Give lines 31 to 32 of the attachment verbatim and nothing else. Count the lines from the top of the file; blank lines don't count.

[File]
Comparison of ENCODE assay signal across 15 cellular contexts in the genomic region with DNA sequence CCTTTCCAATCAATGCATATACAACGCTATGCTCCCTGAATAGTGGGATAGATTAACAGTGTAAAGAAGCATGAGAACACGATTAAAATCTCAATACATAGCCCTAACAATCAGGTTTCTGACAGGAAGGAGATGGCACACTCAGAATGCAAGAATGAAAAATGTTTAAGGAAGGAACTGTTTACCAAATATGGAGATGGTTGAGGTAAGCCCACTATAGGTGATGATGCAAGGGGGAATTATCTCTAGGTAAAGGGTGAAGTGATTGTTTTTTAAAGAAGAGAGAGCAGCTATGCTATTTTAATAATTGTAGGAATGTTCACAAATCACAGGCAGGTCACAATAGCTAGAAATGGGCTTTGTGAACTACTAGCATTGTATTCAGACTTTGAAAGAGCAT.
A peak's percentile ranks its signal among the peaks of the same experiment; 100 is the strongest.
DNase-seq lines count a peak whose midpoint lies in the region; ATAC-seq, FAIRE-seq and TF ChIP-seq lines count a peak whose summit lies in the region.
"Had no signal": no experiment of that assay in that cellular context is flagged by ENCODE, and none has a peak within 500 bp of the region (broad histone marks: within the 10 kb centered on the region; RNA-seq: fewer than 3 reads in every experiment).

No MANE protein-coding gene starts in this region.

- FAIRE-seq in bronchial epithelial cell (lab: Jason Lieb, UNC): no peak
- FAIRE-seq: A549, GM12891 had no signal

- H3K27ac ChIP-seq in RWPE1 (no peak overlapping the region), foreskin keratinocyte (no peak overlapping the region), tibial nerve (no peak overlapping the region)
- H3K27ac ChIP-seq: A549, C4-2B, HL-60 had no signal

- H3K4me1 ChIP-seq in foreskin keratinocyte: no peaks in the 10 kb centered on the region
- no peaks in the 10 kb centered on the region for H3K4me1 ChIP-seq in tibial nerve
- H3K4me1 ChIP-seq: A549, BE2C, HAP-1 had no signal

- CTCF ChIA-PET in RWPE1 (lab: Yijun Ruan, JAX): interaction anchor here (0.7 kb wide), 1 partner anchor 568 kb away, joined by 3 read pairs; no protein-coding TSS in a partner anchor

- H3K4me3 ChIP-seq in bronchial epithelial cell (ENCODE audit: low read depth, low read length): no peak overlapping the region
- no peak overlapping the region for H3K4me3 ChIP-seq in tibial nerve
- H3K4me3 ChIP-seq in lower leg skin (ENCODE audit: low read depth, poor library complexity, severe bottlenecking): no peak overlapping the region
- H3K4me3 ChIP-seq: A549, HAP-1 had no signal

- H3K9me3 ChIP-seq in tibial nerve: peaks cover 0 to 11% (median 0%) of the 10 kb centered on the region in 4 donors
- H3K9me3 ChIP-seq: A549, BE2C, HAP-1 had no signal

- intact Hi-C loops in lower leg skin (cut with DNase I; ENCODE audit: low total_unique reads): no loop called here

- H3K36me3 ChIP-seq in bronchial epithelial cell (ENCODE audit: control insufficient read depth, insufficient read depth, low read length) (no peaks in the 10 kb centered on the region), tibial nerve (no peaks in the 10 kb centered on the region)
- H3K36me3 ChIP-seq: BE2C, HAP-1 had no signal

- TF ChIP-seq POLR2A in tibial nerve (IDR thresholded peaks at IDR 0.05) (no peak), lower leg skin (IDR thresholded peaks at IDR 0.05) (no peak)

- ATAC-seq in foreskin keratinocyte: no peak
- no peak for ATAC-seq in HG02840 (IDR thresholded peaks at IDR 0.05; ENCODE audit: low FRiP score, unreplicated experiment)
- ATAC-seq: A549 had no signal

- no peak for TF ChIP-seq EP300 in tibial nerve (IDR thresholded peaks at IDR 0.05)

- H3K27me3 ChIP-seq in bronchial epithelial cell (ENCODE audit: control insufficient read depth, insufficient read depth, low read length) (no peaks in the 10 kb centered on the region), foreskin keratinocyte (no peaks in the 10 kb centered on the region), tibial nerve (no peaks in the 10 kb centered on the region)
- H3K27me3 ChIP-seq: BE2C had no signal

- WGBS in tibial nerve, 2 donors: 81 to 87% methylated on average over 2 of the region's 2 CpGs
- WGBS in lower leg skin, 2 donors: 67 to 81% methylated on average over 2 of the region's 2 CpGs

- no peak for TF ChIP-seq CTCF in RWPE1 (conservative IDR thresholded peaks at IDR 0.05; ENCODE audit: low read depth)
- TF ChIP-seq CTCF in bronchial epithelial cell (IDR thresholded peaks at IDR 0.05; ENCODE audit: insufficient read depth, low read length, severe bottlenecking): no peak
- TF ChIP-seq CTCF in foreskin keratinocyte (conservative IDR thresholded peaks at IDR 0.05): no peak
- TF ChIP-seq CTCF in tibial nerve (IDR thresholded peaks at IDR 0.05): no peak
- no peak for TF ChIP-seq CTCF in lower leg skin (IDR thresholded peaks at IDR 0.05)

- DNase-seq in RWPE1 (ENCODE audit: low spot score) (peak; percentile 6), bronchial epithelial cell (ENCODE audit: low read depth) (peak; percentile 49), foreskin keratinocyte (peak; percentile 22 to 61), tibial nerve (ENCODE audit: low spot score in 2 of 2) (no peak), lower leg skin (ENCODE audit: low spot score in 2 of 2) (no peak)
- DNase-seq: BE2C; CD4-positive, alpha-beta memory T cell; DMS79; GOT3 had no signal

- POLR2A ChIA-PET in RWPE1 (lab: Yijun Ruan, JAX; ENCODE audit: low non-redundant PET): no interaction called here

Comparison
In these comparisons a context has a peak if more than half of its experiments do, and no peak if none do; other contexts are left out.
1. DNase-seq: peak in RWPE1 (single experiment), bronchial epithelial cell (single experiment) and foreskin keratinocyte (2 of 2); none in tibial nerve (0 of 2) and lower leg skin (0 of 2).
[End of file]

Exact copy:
- WGBS in lower leg skin, 2 donors: 67 to 81% methylated on average over 2 of the region's 2 CpGs

- no peak for TF ChIP-seq CTCF in RWPE1 (conservative IDR thresholded peaks at IDR 0.05; ENCODE audit: low read depth)